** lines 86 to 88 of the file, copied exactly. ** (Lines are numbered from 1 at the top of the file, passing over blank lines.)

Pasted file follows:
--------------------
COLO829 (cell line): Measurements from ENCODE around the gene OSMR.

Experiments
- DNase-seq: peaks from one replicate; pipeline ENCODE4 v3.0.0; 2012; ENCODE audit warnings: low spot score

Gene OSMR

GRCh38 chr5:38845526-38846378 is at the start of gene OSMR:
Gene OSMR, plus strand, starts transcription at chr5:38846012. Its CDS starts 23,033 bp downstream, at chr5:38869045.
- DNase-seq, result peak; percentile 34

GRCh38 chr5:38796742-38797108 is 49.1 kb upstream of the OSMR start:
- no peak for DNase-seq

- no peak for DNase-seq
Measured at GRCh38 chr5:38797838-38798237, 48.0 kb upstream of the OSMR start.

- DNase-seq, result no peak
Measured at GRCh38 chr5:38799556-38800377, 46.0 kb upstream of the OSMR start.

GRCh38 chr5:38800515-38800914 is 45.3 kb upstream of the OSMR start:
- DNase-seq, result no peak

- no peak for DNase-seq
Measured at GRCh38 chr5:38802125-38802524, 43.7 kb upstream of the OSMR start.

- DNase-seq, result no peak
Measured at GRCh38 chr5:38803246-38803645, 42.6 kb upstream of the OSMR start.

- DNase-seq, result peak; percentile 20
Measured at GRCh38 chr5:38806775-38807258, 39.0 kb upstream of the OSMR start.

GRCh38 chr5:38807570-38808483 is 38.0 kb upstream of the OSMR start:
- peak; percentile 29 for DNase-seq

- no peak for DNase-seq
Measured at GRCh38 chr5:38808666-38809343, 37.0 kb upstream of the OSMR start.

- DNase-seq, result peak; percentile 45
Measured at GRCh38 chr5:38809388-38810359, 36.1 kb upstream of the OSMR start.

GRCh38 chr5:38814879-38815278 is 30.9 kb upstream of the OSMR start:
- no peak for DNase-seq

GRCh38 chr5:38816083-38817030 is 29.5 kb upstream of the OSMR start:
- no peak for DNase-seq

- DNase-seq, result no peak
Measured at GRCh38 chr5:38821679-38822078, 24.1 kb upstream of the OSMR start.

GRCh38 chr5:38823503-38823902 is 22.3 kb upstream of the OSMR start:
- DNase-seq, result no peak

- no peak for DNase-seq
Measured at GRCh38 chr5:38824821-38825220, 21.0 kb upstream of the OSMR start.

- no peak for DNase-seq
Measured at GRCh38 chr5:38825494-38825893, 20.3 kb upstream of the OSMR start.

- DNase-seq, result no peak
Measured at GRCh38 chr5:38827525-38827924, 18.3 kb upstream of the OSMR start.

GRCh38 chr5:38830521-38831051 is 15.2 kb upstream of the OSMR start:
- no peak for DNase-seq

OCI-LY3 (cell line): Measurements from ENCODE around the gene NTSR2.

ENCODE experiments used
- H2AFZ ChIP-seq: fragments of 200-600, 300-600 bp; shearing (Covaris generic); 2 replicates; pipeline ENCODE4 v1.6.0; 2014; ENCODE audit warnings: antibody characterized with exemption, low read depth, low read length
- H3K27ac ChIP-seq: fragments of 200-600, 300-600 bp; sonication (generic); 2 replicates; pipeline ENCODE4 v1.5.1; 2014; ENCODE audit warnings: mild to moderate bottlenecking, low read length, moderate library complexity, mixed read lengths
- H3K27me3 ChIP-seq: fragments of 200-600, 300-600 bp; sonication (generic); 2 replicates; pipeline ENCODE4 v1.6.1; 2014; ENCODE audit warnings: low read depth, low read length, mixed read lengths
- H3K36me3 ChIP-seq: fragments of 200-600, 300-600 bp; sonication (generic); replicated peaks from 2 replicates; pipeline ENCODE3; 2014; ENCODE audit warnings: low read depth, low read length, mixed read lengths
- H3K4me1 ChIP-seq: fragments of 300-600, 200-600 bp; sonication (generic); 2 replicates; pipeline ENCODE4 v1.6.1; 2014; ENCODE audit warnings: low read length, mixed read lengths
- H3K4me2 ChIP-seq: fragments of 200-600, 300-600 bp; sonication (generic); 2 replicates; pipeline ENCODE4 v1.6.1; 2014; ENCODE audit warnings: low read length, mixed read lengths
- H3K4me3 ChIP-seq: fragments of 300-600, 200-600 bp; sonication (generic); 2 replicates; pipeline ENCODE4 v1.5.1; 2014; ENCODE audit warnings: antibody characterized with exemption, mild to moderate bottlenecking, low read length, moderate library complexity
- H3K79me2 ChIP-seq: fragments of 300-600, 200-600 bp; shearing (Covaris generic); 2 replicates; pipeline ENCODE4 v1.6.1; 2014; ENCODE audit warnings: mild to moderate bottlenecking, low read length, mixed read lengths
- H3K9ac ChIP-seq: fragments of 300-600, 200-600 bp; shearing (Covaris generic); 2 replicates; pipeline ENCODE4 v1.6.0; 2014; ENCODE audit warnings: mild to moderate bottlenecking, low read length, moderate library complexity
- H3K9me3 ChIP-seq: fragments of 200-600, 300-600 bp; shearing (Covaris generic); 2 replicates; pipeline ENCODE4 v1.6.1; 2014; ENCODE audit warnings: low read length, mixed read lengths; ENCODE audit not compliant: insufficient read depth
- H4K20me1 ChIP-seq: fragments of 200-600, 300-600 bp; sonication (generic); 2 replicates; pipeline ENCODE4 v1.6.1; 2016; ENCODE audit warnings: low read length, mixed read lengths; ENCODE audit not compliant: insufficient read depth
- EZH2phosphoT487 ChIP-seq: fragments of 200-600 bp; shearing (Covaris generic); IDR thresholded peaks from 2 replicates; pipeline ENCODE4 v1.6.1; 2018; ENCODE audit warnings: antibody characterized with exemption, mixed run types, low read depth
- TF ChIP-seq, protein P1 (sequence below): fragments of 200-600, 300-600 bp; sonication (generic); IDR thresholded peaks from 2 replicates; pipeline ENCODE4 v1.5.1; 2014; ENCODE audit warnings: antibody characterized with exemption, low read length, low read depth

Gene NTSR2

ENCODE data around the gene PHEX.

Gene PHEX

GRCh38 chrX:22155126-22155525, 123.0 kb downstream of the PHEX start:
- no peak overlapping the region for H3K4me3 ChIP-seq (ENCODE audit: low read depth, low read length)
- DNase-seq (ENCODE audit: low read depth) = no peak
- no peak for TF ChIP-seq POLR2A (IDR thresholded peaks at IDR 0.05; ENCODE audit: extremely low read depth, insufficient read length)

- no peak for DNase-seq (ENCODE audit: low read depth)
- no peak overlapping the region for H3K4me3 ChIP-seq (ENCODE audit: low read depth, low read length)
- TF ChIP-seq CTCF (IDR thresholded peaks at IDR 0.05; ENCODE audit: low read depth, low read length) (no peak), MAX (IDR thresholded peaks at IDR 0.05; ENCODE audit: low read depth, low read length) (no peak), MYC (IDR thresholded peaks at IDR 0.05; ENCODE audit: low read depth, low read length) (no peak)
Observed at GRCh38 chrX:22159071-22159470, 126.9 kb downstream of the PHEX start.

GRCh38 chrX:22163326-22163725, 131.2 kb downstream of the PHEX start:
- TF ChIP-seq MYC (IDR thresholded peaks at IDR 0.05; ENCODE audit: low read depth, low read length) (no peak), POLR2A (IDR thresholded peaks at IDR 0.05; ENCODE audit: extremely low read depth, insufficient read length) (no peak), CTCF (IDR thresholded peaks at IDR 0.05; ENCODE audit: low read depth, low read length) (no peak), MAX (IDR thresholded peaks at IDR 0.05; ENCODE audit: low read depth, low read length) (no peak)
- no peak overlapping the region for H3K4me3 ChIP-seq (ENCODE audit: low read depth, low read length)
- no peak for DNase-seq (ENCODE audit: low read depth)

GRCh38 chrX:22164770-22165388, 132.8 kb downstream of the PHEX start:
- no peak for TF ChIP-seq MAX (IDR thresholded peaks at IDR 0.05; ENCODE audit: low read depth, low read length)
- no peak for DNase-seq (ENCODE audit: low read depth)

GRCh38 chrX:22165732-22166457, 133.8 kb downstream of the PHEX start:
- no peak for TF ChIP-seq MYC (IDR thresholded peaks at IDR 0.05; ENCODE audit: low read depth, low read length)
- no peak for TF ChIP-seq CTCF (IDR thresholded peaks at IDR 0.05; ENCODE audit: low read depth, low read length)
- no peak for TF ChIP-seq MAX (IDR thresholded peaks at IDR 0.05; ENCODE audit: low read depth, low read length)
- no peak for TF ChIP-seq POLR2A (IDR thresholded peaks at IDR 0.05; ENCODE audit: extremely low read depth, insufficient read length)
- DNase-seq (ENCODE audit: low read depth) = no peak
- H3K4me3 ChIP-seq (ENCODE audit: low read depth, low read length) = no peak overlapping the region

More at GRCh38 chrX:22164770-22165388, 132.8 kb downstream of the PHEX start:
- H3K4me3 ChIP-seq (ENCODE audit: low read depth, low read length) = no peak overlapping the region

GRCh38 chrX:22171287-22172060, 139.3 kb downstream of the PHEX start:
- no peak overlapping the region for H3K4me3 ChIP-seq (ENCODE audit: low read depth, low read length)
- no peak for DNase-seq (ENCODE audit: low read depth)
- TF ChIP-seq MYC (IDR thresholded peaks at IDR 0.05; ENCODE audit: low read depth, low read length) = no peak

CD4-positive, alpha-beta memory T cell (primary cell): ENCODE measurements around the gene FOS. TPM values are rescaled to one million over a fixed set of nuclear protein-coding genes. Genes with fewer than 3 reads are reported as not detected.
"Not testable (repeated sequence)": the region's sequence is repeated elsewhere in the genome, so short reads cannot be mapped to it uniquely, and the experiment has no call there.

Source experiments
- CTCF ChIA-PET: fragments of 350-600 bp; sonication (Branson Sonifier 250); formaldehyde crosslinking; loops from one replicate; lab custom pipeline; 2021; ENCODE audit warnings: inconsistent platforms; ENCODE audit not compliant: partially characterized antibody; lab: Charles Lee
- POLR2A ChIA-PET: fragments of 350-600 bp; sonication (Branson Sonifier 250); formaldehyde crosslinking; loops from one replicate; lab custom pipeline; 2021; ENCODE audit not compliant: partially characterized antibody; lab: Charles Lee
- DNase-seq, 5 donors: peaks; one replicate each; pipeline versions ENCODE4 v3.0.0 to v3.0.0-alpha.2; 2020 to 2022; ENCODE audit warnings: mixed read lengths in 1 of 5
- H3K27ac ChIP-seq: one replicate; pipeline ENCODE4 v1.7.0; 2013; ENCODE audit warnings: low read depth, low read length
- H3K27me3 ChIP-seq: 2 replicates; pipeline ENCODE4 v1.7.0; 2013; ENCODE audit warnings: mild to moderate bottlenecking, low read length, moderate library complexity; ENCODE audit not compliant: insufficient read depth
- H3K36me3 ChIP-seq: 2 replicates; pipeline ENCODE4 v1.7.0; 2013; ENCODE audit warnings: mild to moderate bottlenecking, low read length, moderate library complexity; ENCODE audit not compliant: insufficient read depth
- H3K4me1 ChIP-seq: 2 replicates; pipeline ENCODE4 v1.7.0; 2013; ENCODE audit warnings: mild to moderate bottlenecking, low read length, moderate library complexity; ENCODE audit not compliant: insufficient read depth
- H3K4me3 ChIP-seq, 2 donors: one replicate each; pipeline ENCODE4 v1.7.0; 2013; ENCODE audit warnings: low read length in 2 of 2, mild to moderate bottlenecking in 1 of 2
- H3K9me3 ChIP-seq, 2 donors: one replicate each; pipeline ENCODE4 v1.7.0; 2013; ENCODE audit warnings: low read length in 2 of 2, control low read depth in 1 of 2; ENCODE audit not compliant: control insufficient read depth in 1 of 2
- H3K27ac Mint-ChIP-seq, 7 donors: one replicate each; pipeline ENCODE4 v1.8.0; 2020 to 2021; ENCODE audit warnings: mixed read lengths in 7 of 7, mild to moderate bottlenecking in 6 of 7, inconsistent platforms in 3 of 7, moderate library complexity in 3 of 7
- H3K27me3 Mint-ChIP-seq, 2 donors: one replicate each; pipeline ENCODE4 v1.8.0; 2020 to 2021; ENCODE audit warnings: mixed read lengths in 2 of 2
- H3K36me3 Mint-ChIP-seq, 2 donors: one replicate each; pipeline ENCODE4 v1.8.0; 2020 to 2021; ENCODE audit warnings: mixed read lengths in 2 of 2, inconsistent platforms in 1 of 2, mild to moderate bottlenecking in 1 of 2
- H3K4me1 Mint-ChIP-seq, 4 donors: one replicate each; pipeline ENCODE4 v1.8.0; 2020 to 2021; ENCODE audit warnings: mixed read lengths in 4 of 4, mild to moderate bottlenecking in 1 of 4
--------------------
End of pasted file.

GRCh38 chrX:22171287-22172060, 139.3 kb downstream of the PHEX start:
- no peak overlapping the region for H3K4me3 ChIP-seq (ENCODE audit: low read depth, low read length)
- no peak for DNase-seq (ENCODE audit: low read depth)